South Korea has retained its position as the world’s most innovative economy, according to Bloomberg’s Innovation Index.
But second-placed Germany rose two places in the list with a total score of 87.30 – just 0.08 points off the top – resulting in what Bloomberg described as “near-parity” at the top of the annual innovation ranking.
Finland, Switzerland and Israel, which rose more places than any other economy in the top 25, round off the top five.
Bloomberg economist Tom Orlik said: “The battle for control of the global economy in the 21st century will be won and lost over control of innovative technologies. Korea’s number one spot and China’s shift up the rankings is a reminder that the US trade war might slow but won’t stop Asia’s technological rise.”
The US and China both climbed by three places – into eighth and 16th place respectively – despite their escalating tensions.
Sweden, second-placed in last year’s Innovation Index, fell by five places but still retains a respectable seventh place in this year’s list. All four continental Scandinavian economies – Finland, Sweden, Denmark and Norway – are unsurprisingly dominant in the top 20. Iceland appears at 23.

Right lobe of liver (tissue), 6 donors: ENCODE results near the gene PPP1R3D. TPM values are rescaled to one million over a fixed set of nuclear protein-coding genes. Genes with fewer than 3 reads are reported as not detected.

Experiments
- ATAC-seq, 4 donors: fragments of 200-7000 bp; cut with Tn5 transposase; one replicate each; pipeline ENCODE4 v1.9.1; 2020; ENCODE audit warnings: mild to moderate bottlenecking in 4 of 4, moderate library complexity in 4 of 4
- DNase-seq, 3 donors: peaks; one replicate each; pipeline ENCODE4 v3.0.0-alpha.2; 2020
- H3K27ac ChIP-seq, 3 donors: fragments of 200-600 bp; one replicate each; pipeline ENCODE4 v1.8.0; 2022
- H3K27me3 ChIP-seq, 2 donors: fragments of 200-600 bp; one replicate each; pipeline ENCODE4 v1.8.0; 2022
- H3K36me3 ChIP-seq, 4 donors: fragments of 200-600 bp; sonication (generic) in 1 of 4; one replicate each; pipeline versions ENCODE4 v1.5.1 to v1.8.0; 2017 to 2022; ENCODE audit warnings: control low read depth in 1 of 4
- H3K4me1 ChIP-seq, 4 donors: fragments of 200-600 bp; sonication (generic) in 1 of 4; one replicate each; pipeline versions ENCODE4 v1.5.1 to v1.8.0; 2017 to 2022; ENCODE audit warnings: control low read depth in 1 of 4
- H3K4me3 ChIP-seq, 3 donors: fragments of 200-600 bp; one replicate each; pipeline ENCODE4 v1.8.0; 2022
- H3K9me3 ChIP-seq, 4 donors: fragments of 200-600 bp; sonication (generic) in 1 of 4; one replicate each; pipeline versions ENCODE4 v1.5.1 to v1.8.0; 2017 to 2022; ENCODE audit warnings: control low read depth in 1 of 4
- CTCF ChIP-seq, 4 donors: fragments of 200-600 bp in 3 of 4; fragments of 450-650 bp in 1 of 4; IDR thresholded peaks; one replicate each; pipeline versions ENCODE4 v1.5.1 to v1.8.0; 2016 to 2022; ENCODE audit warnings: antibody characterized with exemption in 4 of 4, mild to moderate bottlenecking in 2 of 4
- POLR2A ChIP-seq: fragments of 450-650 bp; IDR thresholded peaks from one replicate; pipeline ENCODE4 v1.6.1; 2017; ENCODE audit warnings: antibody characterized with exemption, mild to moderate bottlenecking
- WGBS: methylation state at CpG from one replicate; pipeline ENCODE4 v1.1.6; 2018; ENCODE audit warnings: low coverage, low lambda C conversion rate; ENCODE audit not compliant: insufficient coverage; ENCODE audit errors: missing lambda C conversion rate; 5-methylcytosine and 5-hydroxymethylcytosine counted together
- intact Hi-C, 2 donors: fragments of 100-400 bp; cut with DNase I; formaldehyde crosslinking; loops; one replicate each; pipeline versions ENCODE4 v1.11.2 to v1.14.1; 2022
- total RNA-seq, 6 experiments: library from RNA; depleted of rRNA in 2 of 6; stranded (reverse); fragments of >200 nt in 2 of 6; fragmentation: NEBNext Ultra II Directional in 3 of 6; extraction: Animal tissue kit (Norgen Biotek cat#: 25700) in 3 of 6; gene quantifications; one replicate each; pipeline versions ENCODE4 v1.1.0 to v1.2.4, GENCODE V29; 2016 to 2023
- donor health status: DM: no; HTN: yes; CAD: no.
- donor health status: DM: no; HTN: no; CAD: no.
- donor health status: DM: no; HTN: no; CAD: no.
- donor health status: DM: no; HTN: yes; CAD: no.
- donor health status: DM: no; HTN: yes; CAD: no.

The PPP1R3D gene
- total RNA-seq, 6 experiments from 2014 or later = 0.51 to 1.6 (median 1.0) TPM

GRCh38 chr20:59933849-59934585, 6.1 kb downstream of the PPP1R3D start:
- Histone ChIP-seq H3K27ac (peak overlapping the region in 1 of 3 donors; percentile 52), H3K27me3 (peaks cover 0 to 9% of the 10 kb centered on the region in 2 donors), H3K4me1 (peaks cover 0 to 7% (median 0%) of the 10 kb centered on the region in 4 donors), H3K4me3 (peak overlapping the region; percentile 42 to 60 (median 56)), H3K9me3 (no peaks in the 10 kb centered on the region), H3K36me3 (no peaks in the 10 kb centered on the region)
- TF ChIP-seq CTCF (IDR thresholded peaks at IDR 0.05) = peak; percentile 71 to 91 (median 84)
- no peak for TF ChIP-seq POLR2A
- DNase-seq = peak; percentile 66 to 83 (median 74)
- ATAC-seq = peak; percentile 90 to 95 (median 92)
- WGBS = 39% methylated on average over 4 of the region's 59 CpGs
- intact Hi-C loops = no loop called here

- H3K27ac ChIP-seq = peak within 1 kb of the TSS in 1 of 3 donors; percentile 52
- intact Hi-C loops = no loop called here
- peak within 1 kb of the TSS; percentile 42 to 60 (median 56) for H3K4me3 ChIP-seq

The index – scored against various criteria including R&D intensity, productivity, tertiary efficiency and patent activity – underscores the importance of investing in innovation as the food industry faces down further pressures, as FoodBev explores in the latest issue of FoodBev magazine.
In particular, a number of companies including ADM, Tate & Lyle, Mondelēz International, Tereos and AAK have all invested in the last year alone in research or innovation activity in low-tax, high-tech Singapore – sixth-placed on Bloomberg’s list.
After Sweden in 7th and the US in 8th, France and Japan complete the remainder of the top ten.
© FoodBev Media Ltd 2020
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